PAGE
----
65% Shimla buildings ‘vulnerable’; experts say demolition no answer

Subhash Rajta

Tribune News Service

Shimla, October 14

If the hazard, vulnerability and risk assessment (HVRA) carried out by the Shimla Municipal Corporation is to be believed, the city is staring at a repeat of disasters like Kachhi Ghati.

The assessment, funded by the United Nation Development Programme and executed by TARU in 2016, found that as many as 65 per cent of the buildings it surveyed were "in class of high vulnerability". "About 65 per cent of the 2,795 buildings surveyed are vulnerable owing to their age, type of construction and structural details across all wards," said the comprehensive report.

Disaster in making

  • The report finds 65% of 2,795 buildings it surveyed "in class of high vulnerability"
  • Findings are based on age, type of construction and structural details of all buildings
  • It says given the risk, any natural disaster can be catastrophic for Shimla

"The building vulnerability is too high that natural calamities like earthquakes and landslides can cause a catastrophic damage," it said.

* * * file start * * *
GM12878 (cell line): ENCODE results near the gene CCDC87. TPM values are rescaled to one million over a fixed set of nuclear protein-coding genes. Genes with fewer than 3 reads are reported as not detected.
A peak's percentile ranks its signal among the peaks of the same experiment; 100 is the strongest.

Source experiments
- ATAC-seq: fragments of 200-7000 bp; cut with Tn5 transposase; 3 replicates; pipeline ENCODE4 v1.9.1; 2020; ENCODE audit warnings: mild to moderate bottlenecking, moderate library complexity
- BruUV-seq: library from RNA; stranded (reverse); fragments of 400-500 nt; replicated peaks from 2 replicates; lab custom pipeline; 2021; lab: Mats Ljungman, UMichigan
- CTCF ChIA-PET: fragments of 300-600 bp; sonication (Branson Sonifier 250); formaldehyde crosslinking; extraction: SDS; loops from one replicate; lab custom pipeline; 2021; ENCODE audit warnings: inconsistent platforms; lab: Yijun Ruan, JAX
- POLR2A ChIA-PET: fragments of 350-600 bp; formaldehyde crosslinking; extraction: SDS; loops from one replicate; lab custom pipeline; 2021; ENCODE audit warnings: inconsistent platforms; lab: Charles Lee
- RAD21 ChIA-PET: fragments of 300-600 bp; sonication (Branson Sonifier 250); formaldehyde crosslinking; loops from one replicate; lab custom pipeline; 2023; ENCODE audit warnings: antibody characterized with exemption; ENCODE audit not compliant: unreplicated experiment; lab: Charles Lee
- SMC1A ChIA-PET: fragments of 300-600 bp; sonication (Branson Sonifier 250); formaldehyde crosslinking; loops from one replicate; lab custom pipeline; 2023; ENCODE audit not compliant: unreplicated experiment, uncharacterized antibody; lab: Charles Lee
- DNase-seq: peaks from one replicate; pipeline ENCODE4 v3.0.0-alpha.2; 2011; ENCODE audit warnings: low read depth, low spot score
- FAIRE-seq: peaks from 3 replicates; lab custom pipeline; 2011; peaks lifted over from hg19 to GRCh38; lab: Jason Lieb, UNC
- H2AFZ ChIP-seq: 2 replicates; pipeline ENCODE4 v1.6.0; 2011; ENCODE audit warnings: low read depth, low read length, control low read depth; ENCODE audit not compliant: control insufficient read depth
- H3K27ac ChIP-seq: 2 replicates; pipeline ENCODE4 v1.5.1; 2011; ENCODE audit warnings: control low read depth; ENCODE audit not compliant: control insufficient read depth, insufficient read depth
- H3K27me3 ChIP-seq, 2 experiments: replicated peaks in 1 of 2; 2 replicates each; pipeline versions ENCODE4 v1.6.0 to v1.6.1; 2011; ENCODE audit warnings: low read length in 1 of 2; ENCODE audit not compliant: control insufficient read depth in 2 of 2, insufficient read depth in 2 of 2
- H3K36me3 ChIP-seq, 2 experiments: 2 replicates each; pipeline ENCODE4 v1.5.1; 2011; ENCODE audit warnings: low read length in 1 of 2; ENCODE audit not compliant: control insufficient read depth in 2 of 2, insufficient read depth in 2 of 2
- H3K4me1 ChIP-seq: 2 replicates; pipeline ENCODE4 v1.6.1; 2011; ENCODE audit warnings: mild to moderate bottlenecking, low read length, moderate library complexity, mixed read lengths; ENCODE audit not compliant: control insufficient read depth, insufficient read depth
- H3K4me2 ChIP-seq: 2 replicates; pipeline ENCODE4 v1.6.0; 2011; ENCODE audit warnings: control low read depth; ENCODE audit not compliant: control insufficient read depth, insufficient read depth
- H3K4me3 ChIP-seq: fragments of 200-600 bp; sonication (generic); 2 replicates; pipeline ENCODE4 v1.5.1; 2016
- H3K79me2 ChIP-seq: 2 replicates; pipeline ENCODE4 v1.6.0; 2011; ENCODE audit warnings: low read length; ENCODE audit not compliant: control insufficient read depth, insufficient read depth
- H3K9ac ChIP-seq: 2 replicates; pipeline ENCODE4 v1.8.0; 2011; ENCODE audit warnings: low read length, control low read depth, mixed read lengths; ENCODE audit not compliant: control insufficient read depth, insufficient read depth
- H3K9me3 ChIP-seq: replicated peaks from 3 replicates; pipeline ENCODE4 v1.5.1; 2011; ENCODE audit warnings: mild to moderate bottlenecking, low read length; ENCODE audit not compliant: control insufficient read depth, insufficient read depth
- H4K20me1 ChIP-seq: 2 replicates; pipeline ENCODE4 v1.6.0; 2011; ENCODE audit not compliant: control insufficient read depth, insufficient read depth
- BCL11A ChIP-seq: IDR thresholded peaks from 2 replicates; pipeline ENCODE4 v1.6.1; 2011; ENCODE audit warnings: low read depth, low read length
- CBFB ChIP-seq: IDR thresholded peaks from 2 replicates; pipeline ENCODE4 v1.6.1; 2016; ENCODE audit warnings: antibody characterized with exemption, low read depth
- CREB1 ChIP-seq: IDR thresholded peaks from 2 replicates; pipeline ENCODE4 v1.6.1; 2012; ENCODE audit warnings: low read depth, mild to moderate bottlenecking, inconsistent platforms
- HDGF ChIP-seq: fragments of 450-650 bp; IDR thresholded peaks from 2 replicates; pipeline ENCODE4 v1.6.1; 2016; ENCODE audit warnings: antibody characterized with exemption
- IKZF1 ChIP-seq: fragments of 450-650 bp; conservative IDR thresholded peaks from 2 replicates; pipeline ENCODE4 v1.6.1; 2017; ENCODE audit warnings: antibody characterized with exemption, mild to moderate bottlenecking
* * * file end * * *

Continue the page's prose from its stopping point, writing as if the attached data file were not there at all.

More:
The report put the city in seismic zone IV (high damage risk zone), and as far as landslide hazard is concerned, 51 per cent area is in moderate and 33 per cent is in high hazard zone. Given the risk, the report said 5,000 to over 20,000 people might die in the city in the event of a significant earthquake.

Tikender Panwar, former Deputy Mayor and an urban planning expert, said, "It was essential to measure the vulnerability quotient. As per the findings, Shimla is on the brink of a disaster. If the survey is not integrated in the development plan, it will end up as an exercise in futility."

Given the high vulnerability of 65 per cent buildings, experts said the way forward was to retrofit these buildings in phases to strengthen them. "Retrofitting is key to reducing the vulnerabilities of these buildings. Demolition is not the solution. The government needs to make a budget for this massive exercise," he said.

Meanwhile, the assessment also threw ample light on how difficult it would be for emergency services like ambulances and fire tenders to access certain areas in case of emergencies.

Courtesy: Tribune News Service

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